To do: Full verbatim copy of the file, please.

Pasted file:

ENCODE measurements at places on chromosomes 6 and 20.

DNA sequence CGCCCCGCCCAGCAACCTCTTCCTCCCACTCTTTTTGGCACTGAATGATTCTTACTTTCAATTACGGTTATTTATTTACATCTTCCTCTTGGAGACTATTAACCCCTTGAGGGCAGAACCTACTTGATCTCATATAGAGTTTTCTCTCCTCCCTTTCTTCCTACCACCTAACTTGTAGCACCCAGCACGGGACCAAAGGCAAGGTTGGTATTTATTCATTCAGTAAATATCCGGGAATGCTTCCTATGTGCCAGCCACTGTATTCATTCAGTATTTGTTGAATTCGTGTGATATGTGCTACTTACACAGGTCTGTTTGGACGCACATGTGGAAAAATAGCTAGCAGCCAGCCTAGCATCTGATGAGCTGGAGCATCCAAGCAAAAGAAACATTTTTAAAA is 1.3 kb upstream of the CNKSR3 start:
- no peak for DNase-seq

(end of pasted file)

ENCODE measurements at places on chromosomes 6 and 20.

DNA sequence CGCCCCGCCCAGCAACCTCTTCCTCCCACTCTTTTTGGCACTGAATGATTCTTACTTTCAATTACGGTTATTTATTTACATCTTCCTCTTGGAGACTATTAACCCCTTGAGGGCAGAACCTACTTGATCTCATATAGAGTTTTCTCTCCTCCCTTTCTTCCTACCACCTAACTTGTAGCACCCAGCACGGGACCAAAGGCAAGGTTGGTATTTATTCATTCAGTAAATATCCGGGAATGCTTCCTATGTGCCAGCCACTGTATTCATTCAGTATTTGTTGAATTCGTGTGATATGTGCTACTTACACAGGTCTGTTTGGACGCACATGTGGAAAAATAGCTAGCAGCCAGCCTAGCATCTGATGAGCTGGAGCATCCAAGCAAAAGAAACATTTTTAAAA is 1.3 kb upstream of the CNKSR3 start:
- no peak for DNase-seq